Freedom x 4
January 6, 1941: A State of the Union Address is given by Franklin D. Roosevelt. He had done this many times before as he was President of the US from 1933 to 1945. Each year, the President speaks to a joint session of Congress and gives his assessment of the state of the country and his upcoming legislative agenda. This year, FDR was more global in his approach. He talked about the freedoms that should be available “everywhere in the world” rather than just on home soil. The country was not yet embroiled in World War II but the world was. After ending the First World War, the US adopted an isolationist philosophy of non-intervention. Although US help was needed to end The Great War, it was hoped that peace would be more long-lived and the country could go about the business of business without war.
However, World War II was begun and Hitler’s forces were taking over Europe. In the East, Japan’s conquests were growing as well. People were being subjugated to rule not of their choosing. FDR still hoped to keep the US neutral, but he was forced to admit that the freedoms of the world were in peril. The Neutrality Acts of 1935 not only kept Americans out of war, but stated that armaments could not be sold to countries who were currently at war. After 1939, with Hitler’s forces in Poland, the US strongly supported the Allies, but the law was in force and the isolationist cause was supported in Congress. When France fell in June 1940, Britain stood alone against Germany, Italy, and Japan. Winston Churchill begged Roosevelt to supply armaments.
FDR felt the world needed to be free to practice four fundamental freedoms: 1. Freedom of speech; 2. Freedom of worship; 3. Freedom from want; and 4. Freedom from fear. Freedom of speech isn’t just the right to say what is on one’s mind, but also the right to collect and find information as it becomes available. Freedom of worship is the right to practice, or not practice, a religion regardless of the prevailing culture’s belief system. Freedom from want means that all people should be granted the opportunity to gain a standard of living that is compatible with health and growth. Freedom from fear means that one should be able to live in peace without prejudice, allowed to choose a path and not have governmental forces dictate what those should be at the risk of imprisonment or death.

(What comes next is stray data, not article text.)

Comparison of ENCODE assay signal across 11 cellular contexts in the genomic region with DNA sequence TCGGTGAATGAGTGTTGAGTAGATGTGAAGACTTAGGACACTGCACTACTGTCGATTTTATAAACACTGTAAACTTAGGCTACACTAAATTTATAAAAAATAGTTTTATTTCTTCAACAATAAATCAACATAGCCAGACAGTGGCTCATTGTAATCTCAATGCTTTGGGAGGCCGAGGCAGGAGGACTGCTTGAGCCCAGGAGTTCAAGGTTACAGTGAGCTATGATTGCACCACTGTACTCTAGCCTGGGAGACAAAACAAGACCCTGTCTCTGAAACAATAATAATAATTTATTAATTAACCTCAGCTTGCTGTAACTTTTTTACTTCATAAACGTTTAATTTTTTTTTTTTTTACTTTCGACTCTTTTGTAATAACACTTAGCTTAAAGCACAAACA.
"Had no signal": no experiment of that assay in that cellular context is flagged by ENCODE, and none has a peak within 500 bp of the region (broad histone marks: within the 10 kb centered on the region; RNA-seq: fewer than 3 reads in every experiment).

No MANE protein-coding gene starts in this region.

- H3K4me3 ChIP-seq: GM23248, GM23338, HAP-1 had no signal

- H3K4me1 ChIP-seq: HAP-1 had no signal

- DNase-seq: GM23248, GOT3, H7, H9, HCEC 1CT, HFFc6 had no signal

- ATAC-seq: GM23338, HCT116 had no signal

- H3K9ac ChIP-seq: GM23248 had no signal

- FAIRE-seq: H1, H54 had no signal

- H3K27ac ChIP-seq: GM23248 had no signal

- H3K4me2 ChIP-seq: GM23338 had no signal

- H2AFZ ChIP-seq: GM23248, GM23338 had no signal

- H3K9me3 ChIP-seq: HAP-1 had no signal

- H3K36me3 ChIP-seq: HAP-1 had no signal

Congress was not particularly pleased at the time of the speech with the President’s ideas. They were comfortable with their isolationist policies and fearful of American involvement in yet another war. Some claimed that the Four Freedoms Speech was just more rhetoric to support Roosevelt’s New Deal programs. Some claimed this speech was just FDR war mongering. The US stayed out of war until December 7, 1941 when Pearl Harbor was attacked. This was the precipitating factor for entering the global war. However, the spread of freedoms to those without such protection was never far from the mind of many Americans.
The first is freedom of speech and expression – everywhere in the world.
The second is freedom of every person to worship God in his own way – everywhere in the world.
The third is freedom from want—which, translated into world terms, means economic understandings which will secure to every nation a healthy peacetime life for its inhabitants – everywhere in the world.
The fourth is freedom from fear – which, translated into world terms, means a world-wide reduction of armaments to such a point and in such a thorough fashion that no nation will be in a position to commit an act of physical aggression against any neighbor – anywhere in the world. – all from Franklin D. Roosevelt’s Four Freedoms Speech
Also on this day: Can You Hear Me Now? – In 1838, Samuel Morse and Alfred Vail got their new telegraph system working.
National Cathedral – In 1893, the charter for the Washington National Cathedral was signed.
Speed Typing – In 1714, a patent was granted for an early typewriter.
Montessori Schools – In 1907, Marie Montessori opened her first school.